I'm standing still for about an hour, as I try to humour the bomb-disposal Trooper and Robert's interrogation continues with the Sergeant. Finally the Sergeant lets Robert walk outside for another cigarette, and asks me over for some questions. He doesn't make small talk like the Trooper, he gets straight to the point, definitely someone who wants to assert his authority. But he's also fair enough to answer me with respect when I ask him questions.
He wears a round hat that makes him look like a Canadian Mountie.
"The situation is," he tells me "we got a call from Robert's sister saying she was concerned that he was planing on deserting the army,"
"Oh," I reply, saying as little as possible. I don't t want to let on that I know, but I also don't want to deny that I know in case he finds out eventually that I'm lying. One thing I've learned from interrogation at Israeli airports: if you don't know what they know, it's always safer to tell the truth - as incriminating as it may be - than to be caught lying.
I tell the Sergeant as little as I can get away with. I always feel, in situations like this, that I have a certain degree of immunity as a journalist. It may not be true, but at least it gives me the confidence to look the Sergeant in the eye and tell him what he wants to know. He radios in my information to another officer, and I lean in to overhear pieces of the conversation.
"I've got this journalist with me from Britain. I heard something about Al-Jazeera, he says he's doing a documentary."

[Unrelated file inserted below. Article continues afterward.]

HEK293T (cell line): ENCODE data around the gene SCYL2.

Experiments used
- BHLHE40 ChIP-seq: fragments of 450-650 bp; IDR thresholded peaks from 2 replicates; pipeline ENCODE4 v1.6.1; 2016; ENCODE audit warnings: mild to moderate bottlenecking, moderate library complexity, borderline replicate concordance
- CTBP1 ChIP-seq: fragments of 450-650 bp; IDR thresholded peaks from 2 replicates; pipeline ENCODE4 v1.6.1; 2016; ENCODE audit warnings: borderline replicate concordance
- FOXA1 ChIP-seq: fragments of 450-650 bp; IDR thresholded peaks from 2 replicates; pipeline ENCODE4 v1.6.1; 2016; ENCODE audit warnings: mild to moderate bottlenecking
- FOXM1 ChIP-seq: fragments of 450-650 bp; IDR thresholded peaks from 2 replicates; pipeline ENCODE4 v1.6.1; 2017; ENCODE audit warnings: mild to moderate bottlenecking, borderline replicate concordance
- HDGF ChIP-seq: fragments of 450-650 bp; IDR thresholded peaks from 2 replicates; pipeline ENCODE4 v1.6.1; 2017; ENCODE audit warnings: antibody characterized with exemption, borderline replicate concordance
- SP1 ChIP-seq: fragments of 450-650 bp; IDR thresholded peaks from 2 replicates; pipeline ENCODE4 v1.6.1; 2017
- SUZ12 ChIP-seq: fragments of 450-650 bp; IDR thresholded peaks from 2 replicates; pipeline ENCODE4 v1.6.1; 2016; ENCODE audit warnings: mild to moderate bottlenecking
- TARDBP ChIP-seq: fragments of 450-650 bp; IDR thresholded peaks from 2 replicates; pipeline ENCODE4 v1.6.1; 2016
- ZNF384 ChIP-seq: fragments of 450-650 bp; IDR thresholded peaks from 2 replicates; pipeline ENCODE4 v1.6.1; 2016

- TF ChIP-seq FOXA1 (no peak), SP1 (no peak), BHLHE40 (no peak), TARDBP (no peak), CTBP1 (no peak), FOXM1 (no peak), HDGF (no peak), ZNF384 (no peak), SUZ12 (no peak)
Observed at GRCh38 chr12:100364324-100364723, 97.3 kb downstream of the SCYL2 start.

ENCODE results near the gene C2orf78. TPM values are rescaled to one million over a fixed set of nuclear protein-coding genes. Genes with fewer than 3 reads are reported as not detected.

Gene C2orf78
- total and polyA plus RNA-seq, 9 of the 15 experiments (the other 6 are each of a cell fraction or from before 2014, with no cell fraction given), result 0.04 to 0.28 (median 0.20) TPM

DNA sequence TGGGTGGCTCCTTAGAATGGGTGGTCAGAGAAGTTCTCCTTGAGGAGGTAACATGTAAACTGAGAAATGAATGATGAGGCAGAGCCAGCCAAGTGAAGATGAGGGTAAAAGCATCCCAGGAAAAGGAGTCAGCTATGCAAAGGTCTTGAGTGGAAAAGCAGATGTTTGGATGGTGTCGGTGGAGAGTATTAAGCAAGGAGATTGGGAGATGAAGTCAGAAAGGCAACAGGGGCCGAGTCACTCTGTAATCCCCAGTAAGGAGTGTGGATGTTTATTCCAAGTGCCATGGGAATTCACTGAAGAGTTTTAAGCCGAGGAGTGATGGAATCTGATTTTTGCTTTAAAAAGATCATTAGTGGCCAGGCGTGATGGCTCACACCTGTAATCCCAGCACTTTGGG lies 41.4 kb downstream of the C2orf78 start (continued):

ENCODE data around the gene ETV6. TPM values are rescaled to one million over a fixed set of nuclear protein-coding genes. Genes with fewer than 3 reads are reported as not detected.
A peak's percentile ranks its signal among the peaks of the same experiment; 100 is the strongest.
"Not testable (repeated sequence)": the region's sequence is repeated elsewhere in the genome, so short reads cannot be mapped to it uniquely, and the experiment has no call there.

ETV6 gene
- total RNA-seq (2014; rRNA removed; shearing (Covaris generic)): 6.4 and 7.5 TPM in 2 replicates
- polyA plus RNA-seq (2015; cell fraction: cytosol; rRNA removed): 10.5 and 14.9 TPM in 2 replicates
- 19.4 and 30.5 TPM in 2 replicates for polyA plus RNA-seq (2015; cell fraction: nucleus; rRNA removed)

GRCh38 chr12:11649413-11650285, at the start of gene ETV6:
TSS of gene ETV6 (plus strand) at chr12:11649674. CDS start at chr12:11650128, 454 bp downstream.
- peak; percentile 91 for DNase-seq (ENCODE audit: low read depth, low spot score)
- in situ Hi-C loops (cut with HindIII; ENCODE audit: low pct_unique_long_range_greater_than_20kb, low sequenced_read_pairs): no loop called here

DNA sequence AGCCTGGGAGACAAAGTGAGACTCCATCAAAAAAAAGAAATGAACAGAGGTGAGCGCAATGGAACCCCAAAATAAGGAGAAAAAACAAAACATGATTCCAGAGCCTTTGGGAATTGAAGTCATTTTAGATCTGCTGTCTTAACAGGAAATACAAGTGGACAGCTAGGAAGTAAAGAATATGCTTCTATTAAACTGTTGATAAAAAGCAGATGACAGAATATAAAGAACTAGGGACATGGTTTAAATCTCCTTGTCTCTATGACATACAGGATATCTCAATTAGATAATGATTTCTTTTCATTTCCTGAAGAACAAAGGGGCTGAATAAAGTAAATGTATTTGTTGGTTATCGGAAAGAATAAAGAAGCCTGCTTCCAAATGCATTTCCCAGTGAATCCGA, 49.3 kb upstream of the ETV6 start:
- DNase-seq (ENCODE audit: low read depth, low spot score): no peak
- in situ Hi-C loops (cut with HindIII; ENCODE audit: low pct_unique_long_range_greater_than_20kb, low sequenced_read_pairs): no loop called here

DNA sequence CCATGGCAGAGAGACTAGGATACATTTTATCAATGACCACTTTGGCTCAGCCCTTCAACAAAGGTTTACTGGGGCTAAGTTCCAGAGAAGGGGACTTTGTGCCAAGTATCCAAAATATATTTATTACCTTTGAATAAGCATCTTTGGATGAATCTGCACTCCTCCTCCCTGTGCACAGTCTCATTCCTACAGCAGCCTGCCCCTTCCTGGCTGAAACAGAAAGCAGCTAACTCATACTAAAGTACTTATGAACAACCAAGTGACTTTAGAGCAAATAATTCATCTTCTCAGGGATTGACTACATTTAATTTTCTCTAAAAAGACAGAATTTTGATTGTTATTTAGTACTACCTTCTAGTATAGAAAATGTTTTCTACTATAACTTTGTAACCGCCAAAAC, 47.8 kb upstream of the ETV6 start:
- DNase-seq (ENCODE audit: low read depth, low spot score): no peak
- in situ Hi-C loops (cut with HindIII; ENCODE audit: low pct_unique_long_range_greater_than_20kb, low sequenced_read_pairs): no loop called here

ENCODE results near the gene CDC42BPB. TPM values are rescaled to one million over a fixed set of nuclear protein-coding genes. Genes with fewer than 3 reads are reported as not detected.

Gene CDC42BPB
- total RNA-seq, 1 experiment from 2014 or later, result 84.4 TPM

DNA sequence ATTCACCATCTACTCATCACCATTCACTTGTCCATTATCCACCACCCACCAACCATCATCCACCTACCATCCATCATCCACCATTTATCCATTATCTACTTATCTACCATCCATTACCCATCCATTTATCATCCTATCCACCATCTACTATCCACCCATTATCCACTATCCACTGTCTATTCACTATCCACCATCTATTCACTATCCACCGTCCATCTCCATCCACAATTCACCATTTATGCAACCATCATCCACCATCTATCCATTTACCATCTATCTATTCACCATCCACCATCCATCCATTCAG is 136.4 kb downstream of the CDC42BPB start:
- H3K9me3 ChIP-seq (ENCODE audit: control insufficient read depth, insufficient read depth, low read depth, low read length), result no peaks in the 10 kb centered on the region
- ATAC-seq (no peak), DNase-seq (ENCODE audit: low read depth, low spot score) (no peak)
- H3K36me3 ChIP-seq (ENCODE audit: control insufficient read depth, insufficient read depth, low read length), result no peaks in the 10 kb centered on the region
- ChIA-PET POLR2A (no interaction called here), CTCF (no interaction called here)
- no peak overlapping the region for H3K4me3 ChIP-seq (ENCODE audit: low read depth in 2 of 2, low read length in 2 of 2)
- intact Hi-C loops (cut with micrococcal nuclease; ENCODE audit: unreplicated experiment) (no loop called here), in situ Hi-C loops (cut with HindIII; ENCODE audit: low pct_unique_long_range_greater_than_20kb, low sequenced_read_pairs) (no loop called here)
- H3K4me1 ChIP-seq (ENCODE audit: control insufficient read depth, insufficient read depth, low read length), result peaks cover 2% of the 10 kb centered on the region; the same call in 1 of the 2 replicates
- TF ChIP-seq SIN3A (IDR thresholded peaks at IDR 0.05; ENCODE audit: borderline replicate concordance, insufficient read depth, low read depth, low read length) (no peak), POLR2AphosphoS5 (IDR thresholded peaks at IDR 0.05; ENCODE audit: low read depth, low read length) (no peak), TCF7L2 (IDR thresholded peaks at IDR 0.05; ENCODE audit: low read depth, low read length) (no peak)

As relaxed as I feel, and as calm as Robert looks, I'm still convinced that it's all over, that they're here to arrest Robert and as soon as they hear from his unit, they'll take him away in handcuffs.
But this doesn't happen. To my surprise, when the Sergeant finally lets me outside to talk to Robert, he's enjoying a cigarette with the bomb-disposal officer. They're discussing Robert's position as a conscientious objector.
"We're not holding you, you're free to fly now, we're just trying to clear this up," he tells Robert.
Inside, bomb-disposal officer wants to ask me a few questions, so I turn the camera to him.
"Oh, they have nothing to do with this," he explains "I just want to know how I can put my own videos on YouTube. I don't get it. I'm not good with technology. You got three wires; red, yellow and black and I don't know what to do with them!"